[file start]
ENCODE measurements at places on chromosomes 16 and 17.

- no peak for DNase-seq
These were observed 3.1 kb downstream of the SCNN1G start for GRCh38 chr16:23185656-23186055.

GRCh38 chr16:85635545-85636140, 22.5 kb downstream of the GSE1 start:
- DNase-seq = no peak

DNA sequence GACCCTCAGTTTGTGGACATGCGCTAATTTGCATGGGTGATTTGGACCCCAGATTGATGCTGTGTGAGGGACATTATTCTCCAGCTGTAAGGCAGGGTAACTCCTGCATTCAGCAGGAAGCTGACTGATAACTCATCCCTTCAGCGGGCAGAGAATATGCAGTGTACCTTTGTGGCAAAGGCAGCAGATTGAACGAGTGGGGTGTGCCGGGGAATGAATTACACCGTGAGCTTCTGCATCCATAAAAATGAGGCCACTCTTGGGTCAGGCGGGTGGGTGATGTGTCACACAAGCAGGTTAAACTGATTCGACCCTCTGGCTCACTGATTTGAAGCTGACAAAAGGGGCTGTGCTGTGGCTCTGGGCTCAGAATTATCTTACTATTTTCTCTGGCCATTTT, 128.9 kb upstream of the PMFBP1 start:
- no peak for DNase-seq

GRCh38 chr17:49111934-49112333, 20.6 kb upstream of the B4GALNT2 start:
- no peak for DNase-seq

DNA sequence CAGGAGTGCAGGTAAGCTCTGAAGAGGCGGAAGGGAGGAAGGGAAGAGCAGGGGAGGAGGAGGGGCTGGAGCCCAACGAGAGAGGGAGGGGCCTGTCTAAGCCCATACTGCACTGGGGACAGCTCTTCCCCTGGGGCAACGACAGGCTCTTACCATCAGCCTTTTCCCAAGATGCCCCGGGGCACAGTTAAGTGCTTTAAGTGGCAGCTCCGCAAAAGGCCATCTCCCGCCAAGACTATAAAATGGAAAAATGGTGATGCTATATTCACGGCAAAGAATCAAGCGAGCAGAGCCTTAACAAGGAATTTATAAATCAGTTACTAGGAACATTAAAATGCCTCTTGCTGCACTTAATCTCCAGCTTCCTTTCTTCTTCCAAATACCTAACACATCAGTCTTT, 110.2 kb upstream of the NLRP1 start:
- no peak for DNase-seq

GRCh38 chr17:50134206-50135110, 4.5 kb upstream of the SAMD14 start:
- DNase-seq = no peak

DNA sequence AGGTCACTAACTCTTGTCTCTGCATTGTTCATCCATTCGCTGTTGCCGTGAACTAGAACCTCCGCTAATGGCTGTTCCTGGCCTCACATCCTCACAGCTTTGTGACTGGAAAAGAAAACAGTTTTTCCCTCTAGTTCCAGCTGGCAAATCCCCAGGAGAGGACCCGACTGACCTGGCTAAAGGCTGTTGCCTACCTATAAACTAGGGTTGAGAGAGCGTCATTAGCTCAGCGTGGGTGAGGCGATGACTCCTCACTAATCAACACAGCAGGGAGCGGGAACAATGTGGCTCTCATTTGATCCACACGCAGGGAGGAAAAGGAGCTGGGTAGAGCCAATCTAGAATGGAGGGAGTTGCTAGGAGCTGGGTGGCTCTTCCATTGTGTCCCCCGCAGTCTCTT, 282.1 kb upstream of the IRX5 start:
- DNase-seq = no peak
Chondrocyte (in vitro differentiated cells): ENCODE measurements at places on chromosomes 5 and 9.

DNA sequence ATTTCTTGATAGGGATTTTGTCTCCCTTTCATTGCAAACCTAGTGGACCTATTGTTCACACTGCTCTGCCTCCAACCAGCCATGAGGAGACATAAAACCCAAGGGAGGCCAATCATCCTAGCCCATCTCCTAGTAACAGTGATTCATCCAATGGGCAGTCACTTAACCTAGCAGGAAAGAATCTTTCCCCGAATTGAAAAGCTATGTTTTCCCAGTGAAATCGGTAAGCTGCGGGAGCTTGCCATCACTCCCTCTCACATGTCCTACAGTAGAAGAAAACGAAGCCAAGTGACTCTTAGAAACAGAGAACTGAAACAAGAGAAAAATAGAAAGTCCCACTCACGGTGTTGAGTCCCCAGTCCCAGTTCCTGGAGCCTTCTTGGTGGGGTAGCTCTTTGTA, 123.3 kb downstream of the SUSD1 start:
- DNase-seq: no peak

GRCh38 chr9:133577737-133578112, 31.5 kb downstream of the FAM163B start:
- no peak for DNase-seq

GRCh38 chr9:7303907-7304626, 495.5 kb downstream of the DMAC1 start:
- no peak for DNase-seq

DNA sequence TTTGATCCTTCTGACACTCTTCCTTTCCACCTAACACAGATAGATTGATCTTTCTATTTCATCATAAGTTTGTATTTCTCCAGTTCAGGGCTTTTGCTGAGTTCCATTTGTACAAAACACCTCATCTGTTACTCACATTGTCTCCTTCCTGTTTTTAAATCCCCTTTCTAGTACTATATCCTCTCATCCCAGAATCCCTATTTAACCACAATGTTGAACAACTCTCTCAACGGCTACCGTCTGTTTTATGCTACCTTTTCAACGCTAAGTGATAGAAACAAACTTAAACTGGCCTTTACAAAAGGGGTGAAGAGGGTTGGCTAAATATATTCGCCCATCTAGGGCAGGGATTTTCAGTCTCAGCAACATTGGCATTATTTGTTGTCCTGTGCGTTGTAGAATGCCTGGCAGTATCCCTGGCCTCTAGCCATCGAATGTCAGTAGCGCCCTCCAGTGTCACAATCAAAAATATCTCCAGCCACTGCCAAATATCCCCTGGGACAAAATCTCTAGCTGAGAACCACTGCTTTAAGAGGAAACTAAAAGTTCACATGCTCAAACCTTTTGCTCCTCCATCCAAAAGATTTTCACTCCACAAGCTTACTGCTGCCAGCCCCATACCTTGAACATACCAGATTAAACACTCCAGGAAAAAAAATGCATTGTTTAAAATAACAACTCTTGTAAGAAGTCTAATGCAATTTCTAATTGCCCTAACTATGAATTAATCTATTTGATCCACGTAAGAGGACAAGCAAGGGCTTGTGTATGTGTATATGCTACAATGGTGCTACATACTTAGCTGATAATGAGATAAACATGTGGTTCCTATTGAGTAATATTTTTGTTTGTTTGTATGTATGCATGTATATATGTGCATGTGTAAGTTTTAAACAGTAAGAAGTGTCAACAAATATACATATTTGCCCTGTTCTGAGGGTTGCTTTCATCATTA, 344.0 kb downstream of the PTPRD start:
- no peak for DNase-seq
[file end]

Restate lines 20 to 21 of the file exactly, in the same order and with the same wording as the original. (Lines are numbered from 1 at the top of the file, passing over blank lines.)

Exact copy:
- no peak for DNase-seq

GRCh38 chr9:7303907-7304626, 495.5 kb downstream of the DMAC1 start: